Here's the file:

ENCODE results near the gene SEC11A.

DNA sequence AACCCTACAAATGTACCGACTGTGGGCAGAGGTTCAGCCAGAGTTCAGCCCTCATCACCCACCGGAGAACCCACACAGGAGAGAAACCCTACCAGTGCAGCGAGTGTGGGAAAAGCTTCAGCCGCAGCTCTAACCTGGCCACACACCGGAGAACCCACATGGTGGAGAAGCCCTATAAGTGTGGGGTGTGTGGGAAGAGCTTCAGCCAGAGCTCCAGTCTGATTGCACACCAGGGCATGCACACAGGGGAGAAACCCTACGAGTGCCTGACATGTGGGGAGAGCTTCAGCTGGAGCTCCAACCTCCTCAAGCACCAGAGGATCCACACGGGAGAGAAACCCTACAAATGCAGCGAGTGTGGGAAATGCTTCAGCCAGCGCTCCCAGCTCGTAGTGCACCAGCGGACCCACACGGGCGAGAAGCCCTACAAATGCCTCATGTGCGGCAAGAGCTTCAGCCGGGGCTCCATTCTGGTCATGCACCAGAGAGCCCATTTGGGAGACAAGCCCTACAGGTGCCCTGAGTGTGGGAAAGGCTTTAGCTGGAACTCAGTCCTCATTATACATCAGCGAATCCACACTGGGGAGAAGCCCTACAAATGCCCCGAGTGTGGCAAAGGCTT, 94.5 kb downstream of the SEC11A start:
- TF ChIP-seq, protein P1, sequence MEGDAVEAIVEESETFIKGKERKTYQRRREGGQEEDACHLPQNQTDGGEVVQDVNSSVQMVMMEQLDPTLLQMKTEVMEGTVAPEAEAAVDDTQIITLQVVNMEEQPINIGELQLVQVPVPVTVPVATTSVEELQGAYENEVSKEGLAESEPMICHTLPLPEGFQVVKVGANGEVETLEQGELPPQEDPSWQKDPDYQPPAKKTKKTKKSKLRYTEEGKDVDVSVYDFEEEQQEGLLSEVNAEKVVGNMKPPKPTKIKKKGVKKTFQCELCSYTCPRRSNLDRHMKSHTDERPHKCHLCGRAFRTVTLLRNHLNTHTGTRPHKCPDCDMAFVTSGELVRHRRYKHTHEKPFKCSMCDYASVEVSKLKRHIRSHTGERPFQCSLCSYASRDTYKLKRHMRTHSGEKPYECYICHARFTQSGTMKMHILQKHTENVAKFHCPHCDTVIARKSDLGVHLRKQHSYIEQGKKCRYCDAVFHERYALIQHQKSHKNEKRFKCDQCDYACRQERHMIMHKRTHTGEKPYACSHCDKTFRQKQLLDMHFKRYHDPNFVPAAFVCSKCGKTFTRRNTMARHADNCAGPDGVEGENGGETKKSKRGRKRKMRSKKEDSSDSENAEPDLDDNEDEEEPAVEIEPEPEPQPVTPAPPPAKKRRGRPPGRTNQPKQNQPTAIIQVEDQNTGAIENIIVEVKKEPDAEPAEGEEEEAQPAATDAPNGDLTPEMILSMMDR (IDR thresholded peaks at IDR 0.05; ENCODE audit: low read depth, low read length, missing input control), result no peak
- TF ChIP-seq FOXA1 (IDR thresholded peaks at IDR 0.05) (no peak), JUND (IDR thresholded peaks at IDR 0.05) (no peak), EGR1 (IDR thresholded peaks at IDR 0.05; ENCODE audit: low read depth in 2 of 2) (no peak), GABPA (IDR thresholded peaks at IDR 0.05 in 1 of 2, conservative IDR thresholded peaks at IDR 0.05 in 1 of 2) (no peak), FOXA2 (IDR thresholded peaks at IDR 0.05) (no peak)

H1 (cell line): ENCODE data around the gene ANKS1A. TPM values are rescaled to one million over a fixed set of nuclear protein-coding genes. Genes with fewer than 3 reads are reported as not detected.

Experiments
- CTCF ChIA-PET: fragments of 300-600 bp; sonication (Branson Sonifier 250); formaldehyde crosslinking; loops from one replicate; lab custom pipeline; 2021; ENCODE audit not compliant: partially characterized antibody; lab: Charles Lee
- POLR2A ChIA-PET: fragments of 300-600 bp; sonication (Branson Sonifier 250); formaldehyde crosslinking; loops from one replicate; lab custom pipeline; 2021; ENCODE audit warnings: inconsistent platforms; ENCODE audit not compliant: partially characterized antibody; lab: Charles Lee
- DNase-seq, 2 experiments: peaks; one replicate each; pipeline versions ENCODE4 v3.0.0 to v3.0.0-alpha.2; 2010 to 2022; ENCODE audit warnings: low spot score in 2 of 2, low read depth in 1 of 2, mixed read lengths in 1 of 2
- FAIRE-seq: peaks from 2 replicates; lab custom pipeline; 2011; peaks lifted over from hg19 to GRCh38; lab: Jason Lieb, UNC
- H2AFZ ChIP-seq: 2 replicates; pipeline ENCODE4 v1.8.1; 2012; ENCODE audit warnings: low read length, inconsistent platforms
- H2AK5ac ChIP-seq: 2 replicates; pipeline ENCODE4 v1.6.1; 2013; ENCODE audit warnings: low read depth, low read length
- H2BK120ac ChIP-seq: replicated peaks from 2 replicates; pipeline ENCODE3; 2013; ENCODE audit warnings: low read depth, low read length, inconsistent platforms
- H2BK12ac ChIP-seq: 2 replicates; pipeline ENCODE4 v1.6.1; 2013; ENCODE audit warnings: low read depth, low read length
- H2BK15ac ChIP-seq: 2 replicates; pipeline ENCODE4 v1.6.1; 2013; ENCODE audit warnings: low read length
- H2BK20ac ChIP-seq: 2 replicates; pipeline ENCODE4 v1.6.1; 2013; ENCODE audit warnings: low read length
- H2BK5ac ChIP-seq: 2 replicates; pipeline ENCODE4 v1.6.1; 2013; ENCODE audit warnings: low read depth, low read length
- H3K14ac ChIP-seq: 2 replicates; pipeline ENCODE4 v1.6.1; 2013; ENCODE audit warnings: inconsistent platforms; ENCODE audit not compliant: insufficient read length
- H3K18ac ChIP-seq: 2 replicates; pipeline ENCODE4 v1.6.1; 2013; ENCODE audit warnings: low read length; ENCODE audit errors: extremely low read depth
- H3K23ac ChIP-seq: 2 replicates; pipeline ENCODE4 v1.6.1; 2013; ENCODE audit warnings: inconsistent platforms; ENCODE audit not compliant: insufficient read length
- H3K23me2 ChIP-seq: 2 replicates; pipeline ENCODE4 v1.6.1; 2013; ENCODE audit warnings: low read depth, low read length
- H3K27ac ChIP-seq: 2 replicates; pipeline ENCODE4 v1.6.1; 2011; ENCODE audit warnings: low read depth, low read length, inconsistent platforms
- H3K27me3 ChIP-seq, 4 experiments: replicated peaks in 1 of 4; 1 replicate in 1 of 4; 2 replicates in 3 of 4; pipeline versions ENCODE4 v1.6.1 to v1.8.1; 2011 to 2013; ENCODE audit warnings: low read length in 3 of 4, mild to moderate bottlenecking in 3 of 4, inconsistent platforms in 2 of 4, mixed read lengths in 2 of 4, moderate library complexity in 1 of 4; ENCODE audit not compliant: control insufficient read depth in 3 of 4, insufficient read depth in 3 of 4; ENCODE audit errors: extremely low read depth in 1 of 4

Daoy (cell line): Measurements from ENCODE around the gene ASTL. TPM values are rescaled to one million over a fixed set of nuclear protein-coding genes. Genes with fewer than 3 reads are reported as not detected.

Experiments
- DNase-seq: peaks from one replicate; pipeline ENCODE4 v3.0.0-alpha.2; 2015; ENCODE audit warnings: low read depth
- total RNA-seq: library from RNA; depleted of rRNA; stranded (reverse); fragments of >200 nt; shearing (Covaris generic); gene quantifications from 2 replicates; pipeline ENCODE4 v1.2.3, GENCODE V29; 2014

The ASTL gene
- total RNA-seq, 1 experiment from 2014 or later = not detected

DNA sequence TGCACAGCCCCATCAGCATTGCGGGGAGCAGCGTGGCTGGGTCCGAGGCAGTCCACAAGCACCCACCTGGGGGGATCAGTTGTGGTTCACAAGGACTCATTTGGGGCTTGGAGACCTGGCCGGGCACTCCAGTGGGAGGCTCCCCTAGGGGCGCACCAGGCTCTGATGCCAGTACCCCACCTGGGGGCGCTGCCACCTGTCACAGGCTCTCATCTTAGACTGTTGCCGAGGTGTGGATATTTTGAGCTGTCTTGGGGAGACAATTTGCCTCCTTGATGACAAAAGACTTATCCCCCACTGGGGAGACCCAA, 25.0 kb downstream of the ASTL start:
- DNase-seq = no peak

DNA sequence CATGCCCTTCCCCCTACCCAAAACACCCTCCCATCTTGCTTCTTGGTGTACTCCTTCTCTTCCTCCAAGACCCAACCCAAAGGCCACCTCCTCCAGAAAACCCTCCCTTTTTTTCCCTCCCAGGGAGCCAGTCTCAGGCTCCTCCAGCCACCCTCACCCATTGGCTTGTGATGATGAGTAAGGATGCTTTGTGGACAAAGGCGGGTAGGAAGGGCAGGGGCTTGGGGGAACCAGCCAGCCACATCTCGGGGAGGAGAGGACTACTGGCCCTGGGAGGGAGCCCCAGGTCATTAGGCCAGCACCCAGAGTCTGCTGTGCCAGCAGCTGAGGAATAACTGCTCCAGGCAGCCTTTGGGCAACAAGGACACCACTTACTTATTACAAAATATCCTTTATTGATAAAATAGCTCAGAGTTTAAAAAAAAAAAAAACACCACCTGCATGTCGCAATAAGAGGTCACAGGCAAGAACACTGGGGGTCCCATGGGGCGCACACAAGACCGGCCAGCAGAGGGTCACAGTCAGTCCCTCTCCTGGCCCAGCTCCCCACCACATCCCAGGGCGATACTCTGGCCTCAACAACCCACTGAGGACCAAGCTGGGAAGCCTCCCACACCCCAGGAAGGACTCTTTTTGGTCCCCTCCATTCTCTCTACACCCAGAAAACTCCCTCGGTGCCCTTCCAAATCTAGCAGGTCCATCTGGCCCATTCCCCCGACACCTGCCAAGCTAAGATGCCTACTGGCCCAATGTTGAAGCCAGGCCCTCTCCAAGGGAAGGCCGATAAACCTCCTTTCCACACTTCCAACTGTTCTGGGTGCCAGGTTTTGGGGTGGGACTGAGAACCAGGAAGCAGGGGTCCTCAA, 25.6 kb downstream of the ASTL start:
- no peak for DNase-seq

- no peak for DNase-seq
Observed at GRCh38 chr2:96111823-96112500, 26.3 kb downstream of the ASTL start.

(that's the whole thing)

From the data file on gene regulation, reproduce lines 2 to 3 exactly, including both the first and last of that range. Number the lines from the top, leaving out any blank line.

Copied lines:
DNA sequence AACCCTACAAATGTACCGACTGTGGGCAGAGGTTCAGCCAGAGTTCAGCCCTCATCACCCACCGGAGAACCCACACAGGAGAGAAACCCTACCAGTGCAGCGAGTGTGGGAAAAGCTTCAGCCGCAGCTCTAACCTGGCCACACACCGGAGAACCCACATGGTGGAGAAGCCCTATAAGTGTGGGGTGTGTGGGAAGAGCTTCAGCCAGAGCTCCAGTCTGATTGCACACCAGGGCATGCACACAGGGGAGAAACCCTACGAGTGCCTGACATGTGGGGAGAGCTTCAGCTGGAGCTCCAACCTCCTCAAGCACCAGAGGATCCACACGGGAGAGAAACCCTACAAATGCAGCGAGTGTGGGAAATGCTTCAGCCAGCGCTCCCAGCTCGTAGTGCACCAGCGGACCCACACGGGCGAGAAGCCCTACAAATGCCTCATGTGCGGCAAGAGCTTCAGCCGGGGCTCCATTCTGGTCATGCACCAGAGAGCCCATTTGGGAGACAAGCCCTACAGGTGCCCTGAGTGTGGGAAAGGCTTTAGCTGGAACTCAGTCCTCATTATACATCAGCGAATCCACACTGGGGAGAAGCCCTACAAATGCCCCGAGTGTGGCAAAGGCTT, 94.5 kb downstream of the SEC11A start:
- TF ChIP-seq, protein P1, sequence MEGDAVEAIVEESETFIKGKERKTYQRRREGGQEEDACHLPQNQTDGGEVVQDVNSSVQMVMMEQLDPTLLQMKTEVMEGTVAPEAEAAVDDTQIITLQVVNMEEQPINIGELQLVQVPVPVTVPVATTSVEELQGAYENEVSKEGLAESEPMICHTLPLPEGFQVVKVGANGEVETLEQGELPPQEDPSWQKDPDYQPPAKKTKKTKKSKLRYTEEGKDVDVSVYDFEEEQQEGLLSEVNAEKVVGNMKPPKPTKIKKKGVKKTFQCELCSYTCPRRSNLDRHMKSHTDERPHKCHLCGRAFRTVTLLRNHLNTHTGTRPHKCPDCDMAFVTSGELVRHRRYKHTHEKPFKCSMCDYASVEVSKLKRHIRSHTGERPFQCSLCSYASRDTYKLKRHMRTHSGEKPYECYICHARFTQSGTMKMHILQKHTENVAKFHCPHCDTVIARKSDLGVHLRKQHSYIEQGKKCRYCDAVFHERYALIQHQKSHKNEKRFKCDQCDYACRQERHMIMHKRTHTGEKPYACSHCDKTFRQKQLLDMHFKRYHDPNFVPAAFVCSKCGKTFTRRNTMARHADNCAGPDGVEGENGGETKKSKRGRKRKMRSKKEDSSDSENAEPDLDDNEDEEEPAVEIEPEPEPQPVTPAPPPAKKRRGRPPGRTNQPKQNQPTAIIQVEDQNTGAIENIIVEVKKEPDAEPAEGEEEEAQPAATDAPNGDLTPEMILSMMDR (IDR thresholded peaks at IDR 0.05; ENCODE audit: low read depth, low read length, missing input control), result no peak